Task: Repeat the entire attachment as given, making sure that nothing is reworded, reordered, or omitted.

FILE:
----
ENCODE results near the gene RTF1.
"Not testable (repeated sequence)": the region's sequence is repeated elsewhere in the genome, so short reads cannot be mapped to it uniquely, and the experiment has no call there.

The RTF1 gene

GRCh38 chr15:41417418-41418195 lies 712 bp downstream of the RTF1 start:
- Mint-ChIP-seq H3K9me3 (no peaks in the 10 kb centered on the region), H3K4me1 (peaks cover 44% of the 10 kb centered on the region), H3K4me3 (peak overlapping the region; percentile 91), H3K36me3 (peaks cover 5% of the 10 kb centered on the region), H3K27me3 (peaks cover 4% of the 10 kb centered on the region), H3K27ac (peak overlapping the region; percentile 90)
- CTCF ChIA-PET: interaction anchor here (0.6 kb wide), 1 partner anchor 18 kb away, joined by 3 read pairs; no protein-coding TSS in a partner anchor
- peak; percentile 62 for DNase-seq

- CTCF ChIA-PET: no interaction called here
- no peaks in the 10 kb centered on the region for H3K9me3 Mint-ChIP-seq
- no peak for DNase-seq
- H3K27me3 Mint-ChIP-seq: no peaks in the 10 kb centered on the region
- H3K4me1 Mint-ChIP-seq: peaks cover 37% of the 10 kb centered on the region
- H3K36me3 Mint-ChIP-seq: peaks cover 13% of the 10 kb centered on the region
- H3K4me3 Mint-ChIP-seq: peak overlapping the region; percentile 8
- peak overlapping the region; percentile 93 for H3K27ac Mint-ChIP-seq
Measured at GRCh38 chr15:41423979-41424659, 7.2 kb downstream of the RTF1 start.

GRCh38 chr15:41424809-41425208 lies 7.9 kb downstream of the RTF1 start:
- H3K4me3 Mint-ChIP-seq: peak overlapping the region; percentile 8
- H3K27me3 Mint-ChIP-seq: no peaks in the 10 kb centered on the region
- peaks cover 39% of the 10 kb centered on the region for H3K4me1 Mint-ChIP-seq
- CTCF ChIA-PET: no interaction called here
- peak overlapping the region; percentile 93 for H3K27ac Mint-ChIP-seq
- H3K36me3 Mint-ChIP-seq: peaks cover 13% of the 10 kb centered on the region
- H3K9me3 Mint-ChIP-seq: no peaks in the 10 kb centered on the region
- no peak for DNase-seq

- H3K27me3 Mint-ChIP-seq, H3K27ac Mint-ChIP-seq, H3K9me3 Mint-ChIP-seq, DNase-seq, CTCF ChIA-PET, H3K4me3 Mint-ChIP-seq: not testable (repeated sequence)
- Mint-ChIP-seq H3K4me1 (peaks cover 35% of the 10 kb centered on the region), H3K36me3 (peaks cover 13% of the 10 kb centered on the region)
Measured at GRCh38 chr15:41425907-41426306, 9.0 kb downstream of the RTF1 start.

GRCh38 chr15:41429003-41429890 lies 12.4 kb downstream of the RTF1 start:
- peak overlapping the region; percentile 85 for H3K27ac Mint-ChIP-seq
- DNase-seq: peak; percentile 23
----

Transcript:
ENCODE results near the gene RTF1.
"Not testable (repeated sequence)": the region's sequence is repeated elsewhere in the genome, so short reads cannot be mapped to it uniquely, and the experiment has no call there.

The RTF1 gene

GRCh38 chr15:41417418-41418195 lies 712 bp downstream of the RTF1 start:
- Mint-ChIP-seq H3K9me3 (no peaks in the 10 kb centered on the region), H3K4me1 (peaks cover 44% of the 10 kb centered on the region), H3K4me3 (peak overlapping the region; percentile 91), H3K36me3 (peaks cover 5% of the 10 kb centered on the region), H3K27me3 (peaks cover 4% of the 10 kb centered on the region), H3K27ac (peak overlapping the region; percentile 90)
- CTCF ChIA-PET: interaction anchor here (0.6 kb wide), 1 partner anchor 18 kb away, joined by 3 read pairs; no protein-coding TSS in a partner anchor
- peak; percentile 62 for DNase-seq

- CTCF ChIA-PET: no interaction called here
- no peaks in the 10 kb centered on the region for H3K9me3 Mint-ChIP-seq
- no peak for DNase-seq
- H3K27me3 Mint-ChIP-seq: no peaks in the 10 kb centered on the region
- H3K4me1 Mint-ChIP-seq: peaks cover 37% of the 10 kb centered on the region
- H3K36me3 Mint-ChIP-seq: peaks cover 13% of the 10 kb centered on the region
- H3K4me3 Mint-ChIP-seq: peak overlapping the region; percentile 8
- peak overlapping the region; percentile 93 for H3K27ac Mint-ChIP-seq
Measured at GRCh38 chr15:41423979-41424659, 7.2 kb downstream of the RTF1 start.

GRCh38 chr15:41424809-41425208 lies 7.9 kb downstream of the RTF1 start:
- H3K4me3 Mint-ChIP-seq: peak overlapping the region; percentile 8
- H3K27me3 Mint-ChIP-seq: no peaks in the 10 kb centered on the region
- peaks cover 39% of the 10 kb centered on the region for H3K4me1 Mint-ChIP-seq
- CTCF ChIA-PET: no interaction called here
- peak overlapping the region; percentile 93 for H3K27ac Mint-ChIP-seq
- H3K36me3 Mint-ChIP-seq: peaks cover 13% of the 10 kb centered on the region
- H3K9me3 Mint-ChIP-seq: no peaks in the 10 kb centered on the region
- no peak for DNase-seq

- H3K27me3 Mint-ChIP-seq, H3K27ac Mint-ChIP-seq, H3K9me3 Mint-ChIP-seq, DNase-seq, CTCF ChIA-PET, H3K4me3 Mint-ChIP-seq: not testable (repeated sequence)
- Mint-ChIP-seq H3K4me1 (peaks cover 35% of the 10 kb centered on the region), H3K36me3 (peaks cover 13% of the 10 kb centered on the region)
Measured at GRCh38 chr15:41425907-41426306, 9.0 kb downstream of the RTF1 start.

GRCh38 chr15:41429003-41429890 lies 12.4 kb downstream of the RTF1 start:
- peak overlapping the region; percentile 85 for H3K27ac Mint-ChIP-seq
- DNase-seq: peak; percentile 23